The second highest mountain pass in Ladakh, Tanlang La pass is placed in the Zanskar range at an altitude of 17582 feet above the sea level. Positioned as a neighbor of the Leh-Manali highway, this pass is the house of wanders Changpa herdsman. Spot them herding their goats and cattle. The pass is accessible through 21 Gata loops. Upshi towards Leh and Sarchu towards Manali are the 2 nearest towns. On the way to Leh that is just half an hour drive away, many tourists stop at Upshi to enjoy tea.
From Taglang La pass, savor breathtaking views of the surroundings. The as it is chilly air is furthered by abundant vegetation on both the sides. The hair-pinning road bends offer ample adrenaline push. If you are driving for the first time on this road, it is advisable that are accompanied by a person who has already driven on this road. There are a few sign boards assisting you about details such as the passes’ altitude and other details including the distance of Leh that is 11 km away. A temple can also be found here.
Fotu La Pass
Standing at a height of13, 478 ft above the sea level, Fotu La Pass is placed on the Srinagar-Leh highway of the Himalayan Zanskar. Also known to be the highest point on this highway, it leads to the Zoji La pass. During your journey through this pass, relish amazing views of the snow-covered mountain peaks.
Fotu La and Namila are two high mountain passes between Leh and Kargil regions. As you move eastwards, the altitude starts declining towards Lamayuru town, after Fotu La pass. The pass also has Prasar Bharati television relay station, serving Lamayuru.
Sandwiched between the Tsarap Chu Chu valley and the Tozay valley, Lachulung La pass is placed at an altitude of 16,600 feet and lies close to Pangong Lake and Sarchu. Placed on the Leh-Manali highway, the pass is 8 km from La Nakee, around 24 km northwards of Pang.
The slender gap of Lachulung Lungpa make Lachulung La easily available. Tourist taxis and buses stop halt at this road so that the tourists can savor lovely views of the beautiful nature. The pass is pretty popular amid trekkers and hikers.
Connecting the Srinagar-Leh highway, Manikala pass lies in the Zanskar range. Referred to as the ‘pillar of the sky’, this pass stands at an altitude of 12, 139 feet above the sea level. The pass is on the way to the valley of Mulbek and offers panoramic views of the rock carvings of Maitreya Buddha and a nearby Gompa.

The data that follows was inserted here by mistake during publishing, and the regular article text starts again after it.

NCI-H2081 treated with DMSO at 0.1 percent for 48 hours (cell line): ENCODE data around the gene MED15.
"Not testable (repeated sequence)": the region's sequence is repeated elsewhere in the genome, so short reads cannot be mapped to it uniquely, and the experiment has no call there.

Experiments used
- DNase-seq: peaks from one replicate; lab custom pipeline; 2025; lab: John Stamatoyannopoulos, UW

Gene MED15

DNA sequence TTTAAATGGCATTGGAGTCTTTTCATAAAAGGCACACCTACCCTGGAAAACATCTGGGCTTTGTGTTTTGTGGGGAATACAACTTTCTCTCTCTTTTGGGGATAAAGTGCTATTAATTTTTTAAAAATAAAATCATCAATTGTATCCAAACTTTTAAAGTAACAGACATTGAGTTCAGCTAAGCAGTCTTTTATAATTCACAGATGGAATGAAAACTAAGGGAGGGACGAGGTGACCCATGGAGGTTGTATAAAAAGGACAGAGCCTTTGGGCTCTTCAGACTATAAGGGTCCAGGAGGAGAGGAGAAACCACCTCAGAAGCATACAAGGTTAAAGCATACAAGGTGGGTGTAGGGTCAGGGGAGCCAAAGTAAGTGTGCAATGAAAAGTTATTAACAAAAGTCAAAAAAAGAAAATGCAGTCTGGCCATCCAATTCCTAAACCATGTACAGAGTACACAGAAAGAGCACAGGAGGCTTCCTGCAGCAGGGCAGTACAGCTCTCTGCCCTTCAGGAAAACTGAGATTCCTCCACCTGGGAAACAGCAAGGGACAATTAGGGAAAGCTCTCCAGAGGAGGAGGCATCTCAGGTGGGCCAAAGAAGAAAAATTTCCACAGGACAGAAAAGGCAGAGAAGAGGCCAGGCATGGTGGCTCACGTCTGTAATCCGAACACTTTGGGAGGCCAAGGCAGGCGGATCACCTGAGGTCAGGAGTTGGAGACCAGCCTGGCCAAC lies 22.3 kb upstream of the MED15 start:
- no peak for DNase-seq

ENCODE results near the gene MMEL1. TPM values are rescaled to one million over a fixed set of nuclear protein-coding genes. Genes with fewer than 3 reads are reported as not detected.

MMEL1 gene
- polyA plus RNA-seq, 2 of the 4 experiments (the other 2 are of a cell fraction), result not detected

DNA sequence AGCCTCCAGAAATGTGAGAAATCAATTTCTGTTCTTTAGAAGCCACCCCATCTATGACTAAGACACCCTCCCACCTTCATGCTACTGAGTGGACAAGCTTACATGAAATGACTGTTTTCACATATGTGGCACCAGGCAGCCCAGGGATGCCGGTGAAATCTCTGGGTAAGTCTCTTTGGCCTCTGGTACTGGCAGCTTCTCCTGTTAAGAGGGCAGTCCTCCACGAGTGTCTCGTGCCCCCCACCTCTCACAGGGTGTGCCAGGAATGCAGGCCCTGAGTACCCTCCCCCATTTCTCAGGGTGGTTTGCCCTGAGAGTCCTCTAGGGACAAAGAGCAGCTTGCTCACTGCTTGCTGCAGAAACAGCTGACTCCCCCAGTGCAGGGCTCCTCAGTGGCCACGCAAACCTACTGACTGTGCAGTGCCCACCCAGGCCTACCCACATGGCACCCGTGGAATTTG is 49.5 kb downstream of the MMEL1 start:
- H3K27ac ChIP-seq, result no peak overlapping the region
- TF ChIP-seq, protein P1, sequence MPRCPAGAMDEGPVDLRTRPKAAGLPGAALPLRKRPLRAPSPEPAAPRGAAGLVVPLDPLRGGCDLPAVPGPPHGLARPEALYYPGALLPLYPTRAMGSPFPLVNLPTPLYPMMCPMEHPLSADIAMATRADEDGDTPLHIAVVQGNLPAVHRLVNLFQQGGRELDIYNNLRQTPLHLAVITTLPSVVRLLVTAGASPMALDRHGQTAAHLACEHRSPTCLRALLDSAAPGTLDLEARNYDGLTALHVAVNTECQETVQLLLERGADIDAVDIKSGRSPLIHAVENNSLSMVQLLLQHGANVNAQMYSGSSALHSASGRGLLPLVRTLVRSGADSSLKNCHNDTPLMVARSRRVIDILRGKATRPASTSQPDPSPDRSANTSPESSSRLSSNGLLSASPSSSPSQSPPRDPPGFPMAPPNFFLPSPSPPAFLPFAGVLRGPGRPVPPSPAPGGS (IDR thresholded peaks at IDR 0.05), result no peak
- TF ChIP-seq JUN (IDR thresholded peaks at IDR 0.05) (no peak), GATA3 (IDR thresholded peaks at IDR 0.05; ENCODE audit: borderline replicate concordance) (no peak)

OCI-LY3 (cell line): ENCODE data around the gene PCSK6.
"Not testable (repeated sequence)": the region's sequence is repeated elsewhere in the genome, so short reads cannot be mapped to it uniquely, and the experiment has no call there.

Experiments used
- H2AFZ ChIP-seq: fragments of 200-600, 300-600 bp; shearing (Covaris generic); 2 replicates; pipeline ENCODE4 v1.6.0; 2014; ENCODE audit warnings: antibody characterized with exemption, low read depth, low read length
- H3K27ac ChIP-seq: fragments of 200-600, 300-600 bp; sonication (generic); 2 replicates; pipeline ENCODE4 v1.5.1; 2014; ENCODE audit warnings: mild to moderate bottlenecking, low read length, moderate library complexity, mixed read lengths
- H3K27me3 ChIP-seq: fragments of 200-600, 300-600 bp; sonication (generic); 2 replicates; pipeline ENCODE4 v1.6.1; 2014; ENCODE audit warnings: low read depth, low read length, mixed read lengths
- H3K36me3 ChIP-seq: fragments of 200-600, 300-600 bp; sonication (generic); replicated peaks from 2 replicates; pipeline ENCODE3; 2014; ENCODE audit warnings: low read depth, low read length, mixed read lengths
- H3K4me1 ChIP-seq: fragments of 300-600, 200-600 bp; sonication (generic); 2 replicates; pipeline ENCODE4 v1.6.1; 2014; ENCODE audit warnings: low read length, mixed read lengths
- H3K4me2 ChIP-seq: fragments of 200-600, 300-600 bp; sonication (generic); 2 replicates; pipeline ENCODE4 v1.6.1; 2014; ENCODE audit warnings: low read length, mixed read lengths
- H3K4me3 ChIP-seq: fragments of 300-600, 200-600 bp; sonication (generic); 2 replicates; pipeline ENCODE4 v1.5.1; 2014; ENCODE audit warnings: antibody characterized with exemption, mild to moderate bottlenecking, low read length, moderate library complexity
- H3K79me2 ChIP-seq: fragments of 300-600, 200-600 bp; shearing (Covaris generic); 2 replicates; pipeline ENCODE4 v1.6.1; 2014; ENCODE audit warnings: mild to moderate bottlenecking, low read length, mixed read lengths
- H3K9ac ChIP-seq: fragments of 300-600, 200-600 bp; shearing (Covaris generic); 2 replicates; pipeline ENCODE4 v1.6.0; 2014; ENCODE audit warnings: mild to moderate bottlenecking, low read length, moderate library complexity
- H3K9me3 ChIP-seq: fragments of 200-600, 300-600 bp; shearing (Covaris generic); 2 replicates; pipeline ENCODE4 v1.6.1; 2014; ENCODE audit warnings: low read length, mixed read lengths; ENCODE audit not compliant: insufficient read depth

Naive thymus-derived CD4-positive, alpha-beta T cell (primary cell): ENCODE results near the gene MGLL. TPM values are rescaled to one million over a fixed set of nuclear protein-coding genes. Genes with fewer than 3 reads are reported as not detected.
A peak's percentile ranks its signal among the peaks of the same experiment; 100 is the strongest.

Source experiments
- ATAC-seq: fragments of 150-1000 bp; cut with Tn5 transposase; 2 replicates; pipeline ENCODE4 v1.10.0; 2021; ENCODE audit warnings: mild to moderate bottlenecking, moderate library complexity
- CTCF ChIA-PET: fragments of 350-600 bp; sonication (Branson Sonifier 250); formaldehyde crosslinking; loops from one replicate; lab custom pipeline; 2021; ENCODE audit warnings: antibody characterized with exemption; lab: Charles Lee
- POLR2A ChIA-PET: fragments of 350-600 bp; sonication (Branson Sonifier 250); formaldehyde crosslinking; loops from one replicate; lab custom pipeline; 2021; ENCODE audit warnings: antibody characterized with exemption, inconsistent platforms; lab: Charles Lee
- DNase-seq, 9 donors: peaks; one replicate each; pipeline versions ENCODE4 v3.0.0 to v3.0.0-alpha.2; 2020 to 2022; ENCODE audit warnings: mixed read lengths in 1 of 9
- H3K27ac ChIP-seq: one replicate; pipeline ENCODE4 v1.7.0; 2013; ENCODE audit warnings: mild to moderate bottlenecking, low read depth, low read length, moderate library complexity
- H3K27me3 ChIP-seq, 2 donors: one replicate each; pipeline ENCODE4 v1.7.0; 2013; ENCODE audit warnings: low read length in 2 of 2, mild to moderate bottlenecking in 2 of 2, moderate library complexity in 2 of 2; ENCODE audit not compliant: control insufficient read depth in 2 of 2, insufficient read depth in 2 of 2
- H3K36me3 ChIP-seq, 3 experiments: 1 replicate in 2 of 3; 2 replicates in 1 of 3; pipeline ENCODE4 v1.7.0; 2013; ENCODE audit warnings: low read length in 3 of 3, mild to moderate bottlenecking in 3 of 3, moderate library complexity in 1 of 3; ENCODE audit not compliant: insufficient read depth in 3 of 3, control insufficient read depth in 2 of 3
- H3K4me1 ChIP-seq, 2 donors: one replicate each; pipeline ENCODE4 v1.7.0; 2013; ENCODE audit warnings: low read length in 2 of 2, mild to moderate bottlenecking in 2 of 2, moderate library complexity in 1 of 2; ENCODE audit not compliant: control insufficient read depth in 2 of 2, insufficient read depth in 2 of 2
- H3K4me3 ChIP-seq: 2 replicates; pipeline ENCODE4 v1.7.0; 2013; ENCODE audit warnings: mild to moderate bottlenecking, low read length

Namikala pass is the entry gate to Kargil region and is also one of the most prominent passes in Ladakh. Extensive barren lands, snow-clad peaks and superb views make your journey on this pass worth-while.
Lying in the western part of the Himalayan mountain ranges, Zojila pass lies on National Highway 1 between Srinagar and Leh. Located at an altitude of 11, 649 feet above the sea level, this pass form an important connect between Kashmir and Ladakh, and is just 9 km from Sonamarg. After Fotu La, it is the second highest pass on this highway. During peak winter months, most of the time, this pass is inaccessible but BRO extends traffic during most of the part of the year. A unit of BRO, the Beacon Force manages maintaining and clearing of the road in the winter months.
It was during the Indo-Pakistani War in the year 1947 that pass was detained by the Pakistani soldiers in 1948 while trying to capture Ladakh. Then on 1st November, Zojila pass was seized back by the Indian army under Operation Bison.
On reach the pass that opens in April end, admire the breathtaking views of the mighty Himalayan Mountains. Due to heavy rainfall, the pass remains closed for almost 6 months in a year. Acting like the lifeline of Ladakh, this pass stretches for around 434 km. After Kargil war in the year 1999, government started full-paced construction of the road due to its strategic significance.
Constructed by ITBP, Marsimek-La pass stands at an altitude 18634 feet above the sea level. One of the world’s highest mountain passes, it stands on the northern-most end of the Plateau, around 35 km away from Pangong Lake.